Are You at Risk for a Natural Disaster? Here’s How To Stay Safe
23 Jan 2019
Natural disasters can affect anyone, but certain states are at higher risk. Texas, for example, has at least one major natural disaster each year. Hurricanes, wildfires, and tornadoes hit the state annually and have earned Texas a top-ranking spot in occurrences. Weather trackers alert residents across the US to potentially disastrous weather-based conditions, but people in Michigan may lead somewhat less concerned lives. Excluding heavy snow, Michigan rests at the opposite side of the natural disaster scale with one of the lowest probability factors and a number of occurrences.
Know What To Do No Matter Where You Are
Knowing what to do helps you to stay safe wherever a natural disaster may occur. Lightning detection equipment will warn you of approaching electrical storms, but you need to know what to do in order to mail to https://www.earthnetworks.com/why-us/networks/lightning/ to be fully protected. The CDC reports that about a third of the injuries from lightning strikes occur indoors. They advise avoiding contact with plumbing systems or anything connected to an electrical outlet in order to stay safe.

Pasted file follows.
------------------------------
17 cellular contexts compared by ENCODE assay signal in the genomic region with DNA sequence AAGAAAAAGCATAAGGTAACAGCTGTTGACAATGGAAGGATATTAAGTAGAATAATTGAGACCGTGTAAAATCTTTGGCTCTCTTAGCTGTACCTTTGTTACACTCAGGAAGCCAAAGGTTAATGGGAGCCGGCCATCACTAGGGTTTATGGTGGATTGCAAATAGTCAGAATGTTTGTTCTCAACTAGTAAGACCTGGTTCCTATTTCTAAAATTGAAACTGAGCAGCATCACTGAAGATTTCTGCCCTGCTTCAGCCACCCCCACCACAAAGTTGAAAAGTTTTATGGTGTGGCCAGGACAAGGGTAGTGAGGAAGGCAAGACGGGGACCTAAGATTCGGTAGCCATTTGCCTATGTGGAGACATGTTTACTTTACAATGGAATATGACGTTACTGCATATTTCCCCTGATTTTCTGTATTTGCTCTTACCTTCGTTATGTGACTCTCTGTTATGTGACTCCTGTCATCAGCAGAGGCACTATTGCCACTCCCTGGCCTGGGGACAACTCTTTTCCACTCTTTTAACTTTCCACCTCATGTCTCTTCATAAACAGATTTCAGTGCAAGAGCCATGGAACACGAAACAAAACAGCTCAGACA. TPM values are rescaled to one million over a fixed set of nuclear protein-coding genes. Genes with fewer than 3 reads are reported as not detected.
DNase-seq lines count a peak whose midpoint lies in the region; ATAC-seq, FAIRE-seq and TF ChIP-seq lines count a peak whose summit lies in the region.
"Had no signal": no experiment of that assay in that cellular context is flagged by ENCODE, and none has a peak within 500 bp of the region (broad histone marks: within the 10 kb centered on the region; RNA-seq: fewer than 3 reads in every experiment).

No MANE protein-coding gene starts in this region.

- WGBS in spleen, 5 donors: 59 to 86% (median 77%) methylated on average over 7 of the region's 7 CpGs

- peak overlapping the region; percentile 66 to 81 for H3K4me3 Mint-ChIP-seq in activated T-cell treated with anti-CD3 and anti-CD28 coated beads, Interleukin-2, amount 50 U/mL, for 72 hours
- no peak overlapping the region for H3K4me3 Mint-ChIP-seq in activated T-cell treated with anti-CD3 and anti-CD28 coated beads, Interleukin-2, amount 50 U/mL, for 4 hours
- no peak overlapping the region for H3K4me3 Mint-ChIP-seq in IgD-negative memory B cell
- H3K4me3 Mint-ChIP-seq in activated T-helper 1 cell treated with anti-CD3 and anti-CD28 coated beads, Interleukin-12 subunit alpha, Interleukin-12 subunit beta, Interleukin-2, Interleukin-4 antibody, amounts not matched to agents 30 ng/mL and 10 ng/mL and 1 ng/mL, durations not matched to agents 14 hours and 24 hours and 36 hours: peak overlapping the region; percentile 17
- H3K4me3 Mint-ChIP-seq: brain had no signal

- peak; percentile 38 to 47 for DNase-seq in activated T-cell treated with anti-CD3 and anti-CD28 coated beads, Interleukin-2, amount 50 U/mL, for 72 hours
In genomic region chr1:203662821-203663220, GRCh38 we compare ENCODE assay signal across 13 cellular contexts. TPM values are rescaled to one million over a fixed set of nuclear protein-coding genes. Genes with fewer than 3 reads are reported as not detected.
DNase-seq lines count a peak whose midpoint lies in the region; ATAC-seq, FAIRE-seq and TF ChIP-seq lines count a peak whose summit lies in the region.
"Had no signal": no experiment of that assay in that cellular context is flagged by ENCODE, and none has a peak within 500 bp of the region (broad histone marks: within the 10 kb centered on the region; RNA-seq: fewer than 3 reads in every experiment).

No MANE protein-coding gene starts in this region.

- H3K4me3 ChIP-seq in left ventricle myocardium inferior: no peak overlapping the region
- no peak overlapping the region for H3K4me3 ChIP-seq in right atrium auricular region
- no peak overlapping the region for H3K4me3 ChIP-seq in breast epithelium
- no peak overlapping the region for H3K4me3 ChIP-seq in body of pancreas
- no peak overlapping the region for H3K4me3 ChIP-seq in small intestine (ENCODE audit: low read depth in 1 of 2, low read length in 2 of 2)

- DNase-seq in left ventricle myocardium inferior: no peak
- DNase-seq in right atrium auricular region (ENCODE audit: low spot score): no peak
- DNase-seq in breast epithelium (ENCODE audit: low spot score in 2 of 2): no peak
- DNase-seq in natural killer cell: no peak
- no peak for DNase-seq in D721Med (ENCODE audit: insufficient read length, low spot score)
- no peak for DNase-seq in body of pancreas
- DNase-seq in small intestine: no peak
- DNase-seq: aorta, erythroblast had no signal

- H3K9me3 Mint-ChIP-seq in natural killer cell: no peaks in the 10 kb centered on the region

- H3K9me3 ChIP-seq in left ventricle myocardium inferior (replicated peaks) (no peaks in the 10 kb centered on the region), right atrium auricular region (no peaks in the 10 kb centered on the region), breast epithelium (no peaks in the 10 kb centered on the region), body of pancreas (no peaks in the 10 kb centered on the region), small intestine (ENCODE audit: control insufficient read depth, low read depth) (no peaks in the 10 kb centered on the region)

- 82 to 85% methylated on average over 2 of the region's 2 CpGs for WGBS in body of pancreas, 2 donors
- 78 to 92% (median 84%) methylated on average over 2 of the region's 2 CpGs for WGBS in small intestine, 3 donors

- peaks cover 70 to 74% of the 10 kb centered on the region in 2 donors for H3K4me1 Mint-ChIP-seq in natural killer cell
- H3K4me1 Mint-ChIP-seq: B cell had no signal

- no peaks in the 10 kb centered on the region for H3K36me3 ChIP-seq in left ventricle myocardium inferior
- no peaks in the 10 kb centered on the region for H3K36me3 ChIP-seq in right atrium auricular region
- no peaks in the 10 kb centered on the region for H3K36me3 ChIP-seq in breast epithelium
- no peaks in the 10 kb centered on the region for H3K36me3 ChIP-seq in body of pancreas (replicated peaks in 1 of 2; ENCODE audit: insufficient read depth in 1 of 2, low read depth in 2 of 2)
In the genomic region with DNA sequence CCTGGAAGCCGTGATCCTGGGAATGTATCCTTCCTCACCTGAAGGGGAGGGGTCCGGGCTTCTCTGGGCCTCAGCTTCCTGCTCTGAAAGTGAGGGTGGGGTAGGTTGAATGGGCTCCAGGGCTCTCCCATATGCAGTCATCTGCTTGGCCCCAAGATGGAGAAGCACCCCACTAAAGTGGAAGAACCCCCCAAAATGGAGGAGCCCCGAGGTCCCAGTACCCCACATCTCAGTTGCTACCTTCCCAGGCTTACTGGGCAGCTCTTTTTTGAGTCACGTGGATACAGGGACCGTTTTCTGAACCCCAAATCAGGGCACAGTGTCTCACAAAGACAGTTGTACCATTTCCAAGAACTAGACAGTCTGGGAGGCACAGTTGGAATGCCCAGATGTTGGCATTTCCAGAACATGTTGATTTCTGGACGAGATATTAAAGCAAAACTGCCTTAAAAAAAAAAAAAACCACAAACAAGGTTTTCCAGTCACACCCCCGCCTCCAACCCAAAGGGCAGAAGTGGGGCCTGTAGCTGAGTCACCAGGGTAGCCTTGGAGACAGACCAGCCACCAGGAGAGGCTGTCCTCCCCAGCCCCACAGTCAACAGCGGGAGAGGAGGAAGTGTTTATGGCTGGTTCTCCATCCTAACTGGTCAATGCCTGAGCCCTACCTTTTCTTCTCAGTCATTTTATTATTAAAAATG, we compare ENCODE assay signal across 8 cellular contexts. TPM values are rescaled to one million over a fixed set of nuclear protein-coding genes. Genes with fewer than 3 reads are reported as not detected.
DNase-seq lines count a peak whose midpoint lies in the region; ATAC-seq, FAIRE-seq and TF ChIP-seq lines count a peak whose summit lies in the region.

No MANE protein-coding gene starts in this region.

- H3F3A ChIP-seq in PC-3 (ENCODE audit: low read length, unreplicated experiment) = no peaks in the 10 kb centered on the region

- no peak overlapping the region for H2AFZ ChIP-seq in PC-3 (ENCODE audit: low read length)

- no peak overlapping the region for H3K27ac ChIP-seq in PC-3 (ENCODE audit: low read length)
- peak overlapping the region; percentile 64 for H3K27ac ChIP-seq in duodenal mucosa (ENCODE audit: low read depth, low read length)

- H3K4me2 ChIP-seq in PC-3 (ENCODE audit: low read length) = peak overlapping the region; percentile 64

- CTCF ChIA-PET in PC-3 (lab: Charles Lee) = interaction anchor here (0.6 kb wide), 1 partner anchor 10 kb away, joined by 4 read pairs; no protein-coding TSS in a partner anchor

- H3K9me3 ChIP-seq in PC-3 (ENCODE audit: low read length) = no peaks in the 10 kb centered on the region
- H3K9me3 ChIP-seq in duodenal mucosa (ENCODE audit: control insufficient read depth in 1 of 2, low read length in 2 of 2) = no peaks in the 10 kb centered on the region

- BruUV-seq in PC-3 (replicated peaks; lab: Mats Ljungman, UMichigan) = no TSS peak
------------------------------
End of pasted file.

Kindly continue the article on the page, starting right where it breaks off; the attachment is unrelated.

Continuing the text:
Plan Ahead and Keep an Emergency Kit Within Reach
A school weather station at a college campus will alert students to the need to take cover in their dorm rooms or homes, but an emergency kit should be on hand. If you’re forced to stay indoors till a storm passes, be prepared with at least three days of non-perishable dry and canned food, a bottled water supply, and a battery-powered radio. In the event of a hurricane, stay away from windows that could blow in.
Some situations warrant evacuations. Plan in advance and be sure you know the best routes to take to get away from the affected area. Keep a ready-to-go emergency kit on-hand or in the car.
Public Safety Officials Rely On Advanced Weather Data Systems
Affected citizens and the public officials who look out for them have access to advanced weather data and alert systems that can make the difference between safety and catastrophe. Learn all you can about what’s available and how to connect with those systems before a natural disaster strikes.